empire state building modelIn the NYC Panorama, the Empire State building is only 13cm tallPhoto: John Pavlus

The Panorama of the City of New York is one of a kind: Built under Robert Moses himself for the 1964 World’s Fair, its 9,335 square feet encompass “every single building constructed before 1992 in all five boroughs,” or 895,000 individual structures. (The panorama was updated many times through 1970, and then again in 1992.)

Standing before the map is like looking out the window of a plane while flying into or out of LaGuardia, only you actually have the opportunity to find your own house, if you’ve ever lived pretty much anywhere in the 5 boroughs. 

Words do not do this grandiose exercise in model building justice, and few have seen it, distant as it is from mass transit in a city where not many have cars. So I felt lucky to visit it in person at the Queens Museum of Art, the building directly adjacent to that giant stainless steel globe you might remember from the movie Men in Black.

steel globe in QueensThe Unisphere in Flushing Meadows, Queens, directly adjacent to the museum housing the PanoramaPhoto: John Pavlus

After it was used in the World’s Fair, the Panorama was re-used as a tool for urban planning. All the public housing on the map (not pictured) stands out in sharp relief — it’s red.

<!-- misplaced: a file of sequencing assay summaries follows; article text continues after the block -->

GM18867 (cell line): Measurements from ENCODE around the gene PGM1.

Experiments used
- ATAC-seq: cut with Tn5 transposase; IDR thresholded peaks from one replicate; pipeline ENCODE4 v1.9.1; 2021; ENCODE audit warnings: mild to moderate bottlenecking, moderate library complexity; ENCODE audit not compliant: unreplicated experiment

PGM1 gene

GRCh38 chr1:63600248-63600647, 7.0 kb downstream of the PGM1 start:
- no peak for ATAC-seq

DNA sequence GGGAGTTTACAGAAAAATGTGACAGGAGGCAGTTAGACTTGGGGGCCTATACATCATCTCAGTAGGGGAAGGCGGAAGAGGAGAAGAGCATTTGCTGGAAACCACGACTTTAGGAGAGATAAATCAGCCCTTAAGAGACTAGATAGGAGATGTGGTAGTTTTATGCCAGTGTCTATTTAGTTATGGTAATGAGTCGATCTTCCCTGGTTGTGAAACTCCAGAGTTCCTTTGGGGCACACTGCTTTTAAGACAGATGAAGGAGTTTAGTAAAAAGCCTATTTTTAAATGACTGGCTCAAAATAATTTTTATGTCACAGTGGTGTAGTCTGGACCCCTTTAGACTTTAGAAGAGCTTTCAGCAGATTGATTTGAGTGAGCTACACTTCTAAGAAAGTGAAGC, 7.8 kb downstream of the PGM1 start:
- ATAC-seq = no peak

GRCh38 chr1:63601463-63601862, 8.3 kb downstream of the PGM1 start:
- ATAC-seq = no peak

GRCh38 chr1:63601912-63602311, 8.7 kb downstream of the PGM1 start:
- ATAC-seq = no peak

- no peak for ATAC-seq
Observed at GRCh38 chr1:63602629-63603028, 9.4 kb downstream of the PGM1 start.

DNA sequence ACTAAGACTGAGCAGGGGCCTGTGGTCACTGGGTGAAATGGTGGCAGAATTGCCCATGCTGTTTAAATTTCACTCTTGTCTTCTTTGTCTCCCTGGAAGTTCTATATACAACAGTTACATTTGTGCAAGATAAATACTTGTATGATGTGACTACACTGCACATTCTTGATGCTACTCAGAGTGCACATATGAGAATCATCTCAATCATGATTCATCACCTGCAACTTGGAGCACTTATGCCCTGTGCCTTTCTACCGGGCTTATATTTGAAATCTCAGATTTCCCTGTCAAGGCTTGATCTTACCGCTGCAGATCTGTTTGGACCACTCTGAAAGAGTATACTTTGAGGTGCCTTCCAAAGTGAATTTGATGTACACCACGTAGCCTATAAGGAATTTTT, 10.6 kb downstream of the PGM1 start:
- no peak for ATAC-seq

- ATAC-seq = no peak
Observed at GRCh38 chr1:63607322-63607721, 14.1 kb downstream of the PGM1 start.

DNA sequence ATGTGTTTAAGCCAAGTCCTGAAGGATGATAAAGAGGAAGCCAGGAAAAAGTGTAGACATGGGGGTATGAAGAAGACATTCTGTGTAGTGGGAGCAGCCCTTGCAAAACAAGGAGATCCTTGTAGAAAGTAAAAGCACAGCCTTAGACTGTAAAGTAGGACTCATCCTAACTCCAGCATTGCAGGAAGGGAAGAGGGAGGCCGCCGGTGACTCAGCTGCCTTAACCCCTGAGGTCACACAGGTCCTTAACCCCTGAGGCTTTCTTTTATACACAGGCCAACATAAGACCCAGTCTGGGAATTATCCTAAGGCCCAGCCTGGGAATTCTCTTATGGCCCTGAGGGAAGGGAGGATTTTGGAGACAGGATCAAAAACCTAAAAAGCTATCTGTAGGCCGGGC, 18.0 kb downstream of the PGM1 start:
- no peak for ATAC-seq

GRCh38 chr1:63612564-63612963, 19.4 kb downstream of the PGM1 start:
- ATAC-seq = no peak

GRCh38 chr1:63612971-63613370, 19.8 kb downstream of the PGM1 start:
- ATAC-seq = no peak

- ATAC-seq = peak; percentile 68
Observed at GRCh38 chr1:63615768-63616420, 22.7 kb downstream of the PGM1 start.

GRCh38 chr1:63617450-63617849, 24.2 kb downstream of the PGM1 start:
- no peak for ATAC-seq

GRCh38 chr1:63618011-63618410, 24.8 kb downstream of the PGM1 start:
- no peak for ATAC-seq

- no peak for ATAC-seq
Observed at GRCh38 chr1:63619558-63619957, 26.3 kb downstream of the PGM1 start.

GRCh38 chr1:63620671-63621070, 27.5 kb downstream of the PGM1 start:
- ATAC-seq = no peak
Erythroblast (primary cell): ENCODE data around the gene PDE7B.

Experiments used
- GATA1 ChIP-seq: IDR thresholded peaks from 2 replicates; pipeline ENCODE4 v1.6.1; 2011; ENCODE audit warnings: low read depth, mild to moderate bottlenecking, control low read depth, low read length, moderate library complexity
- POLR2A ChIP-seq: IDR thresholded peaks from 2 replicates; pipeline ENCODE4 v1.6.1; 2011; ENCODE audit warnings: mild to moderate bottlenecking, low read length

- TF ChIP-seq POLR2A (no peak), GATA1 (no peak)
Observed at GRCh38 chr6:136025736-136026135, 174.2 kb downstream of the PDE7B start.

Gazing across its immensity, I was struck by the thought that no one will ever build a model of this sort again. Physical models of this type have been replaced by Google Earth and GIS; even the new Google Maps will show you buildings in three dimensions on your phone.

central park south in panoramaCentral Park South in the NYC PanoramaPhoto: John Pavlus

All the pictures in this post were taken by filmmaker, writer and design pundit John Pavlus. They’re not re-touched, and yet they bear an eerie resemblance to the ‘isometric perspective’ of games like SimCity and Cityville, to which we may attribute some of the current fad for urbanism (that and the ongoing urbanization of Americans and millennials especially). The strange flatness of these images arises in part because the map is so big that Pavlus had to use a zoom lens to snap these pictures.

Twin towers in panoramaThe Twin Towers in the NYC PanoramaPhoto: John Pavlus